“We’re in for a very busy construction season here on I-95,” said Kevin Ginnerty, an official with Transurban, the company working on the 95 Express Lanes project in the middle of the highway.
Summer drivers know that I-95 doesn’t need any help to be bad. On Friday and Sunday afternoons, volume can wreck the vacation vibe. The construction in the middle of I-95 along the 29 miles between Edsall and Garrisonville roads will be much more noticeable this summer than last, when it was just starting.
Dealing with that corridor is likely to be the top challenge for vacation drivers but not the only one. So let’s go around the compass to review some of the main escape hatches for summer travelers.
●Classic route: I-95 to I-295, across the Delaware Memorial Bridge to the New Jersey Turnpike to northern New Jersey approaches to New York (about 227 miles).
●Alternatives: Consider I-95 to I-695, just before Baltimore, to I-83 to York, Pa., and Harrisburg, Pa., then I-81 to I-78. Options include staying on I-78 across New Jersey toward New York or taking a more northerly course: following Route 22 just before Allentown, Pa., to Route 33 to I-80 across the top of New Jersey.
Or take Route 50 across the Chesapeake Bay Bridge, follow Route 301 to Route 896 (Churchtown/Boyds Corner roads) to Route 1 (toll) or Route 13. From there, drivers can reach I-295 and the Delaware Memorial Bridge, which connects with the New Jersey Turnpike. This summer, Route 13 may be the easier of the two I-95 interchanges as road work continues at Route 1, although the last miles on Route 13 pass through a congested commercial zone.
For those who want to vacation while they travel, consider driving about 120 miles from the District to take the 80-minute ferry ride from Lewes, Del., to Cape May, N.J. Reservations recommended: 800-643-3779 or www.capemaylewesferry.com.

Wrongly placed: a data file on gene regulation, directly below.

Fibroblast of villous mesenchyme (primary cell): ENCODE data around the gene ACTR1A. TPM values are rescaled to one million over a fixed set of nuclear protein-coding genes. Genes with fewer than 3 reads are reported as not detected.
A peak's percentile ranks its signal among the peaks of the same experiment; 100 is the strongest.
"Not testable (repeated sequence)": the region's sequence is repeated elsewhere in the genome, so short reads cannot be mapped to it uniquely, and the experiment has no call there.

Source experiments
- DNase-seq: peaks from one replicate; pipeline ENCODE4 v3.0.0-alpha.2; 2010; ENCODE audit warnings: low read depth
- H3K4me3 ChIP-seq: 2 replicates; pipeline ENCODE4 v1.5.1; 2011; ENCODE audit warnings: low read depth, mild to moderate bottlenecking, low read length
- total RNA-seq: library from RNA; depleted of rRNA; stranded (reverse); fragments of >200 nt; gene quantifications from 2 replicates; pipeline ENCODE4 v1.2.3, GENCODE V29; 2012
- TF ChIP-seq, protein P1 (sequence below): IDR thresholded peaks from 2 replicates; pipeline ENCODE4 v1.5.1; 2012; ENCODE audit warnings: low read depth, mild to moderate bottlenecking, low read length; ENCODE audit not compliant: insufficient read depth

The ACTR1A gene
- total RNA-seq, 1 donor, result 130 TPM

●Travel tips: North of Baltimore, the Maryland House is closed for reconstruction. Drivers on I-95 north will need to go 14 more miles to reach the Chesapeake House in North East, Md.
Approaching the Newark, Del., toll plaza, the two left lanes will take you to the highway-speed E-ZPass toll readers. Tune your radio to WTMC (1380 AM) for traffic reports. Before leaving home, check the Delaware Department of Transportation Web site at www.deldot.gov for traffic conditions.
The midsection of the New Jersey Turnpike between exits 6 and 9 remains a construction zone. Although all lanes are open at peak periods, they narrow and shift, and the speed limit drops to 55 mph. Tune to WKXW (101.5 FM) for New Jersey traffic reports.
●Classic route: I-270 to I-70 west to I-68 west to Exit 14A at Keysers Ridge, then follow Route 219 south (about 180 miles).
●Alternatives: Between Frederick and Route 219, try portions of Route 144 and Alternate 40, which weave along with the interstates. Much of that route is the Historic National Road. Take it to enjoy a different drive to Western Maryland rather than to save time. Maryland travel maps, including a map of scenic byways, are available at www.marylandroads.com.
●Travel tips: Maryland’s major roads — including I-270, I-70, and routes 15 and 40 — pass through a bottleneck at Frederick. As elsewhere, picking a route is only part of the job. Try to avoid starting your trip between 1 and 8 p.m. Fridays.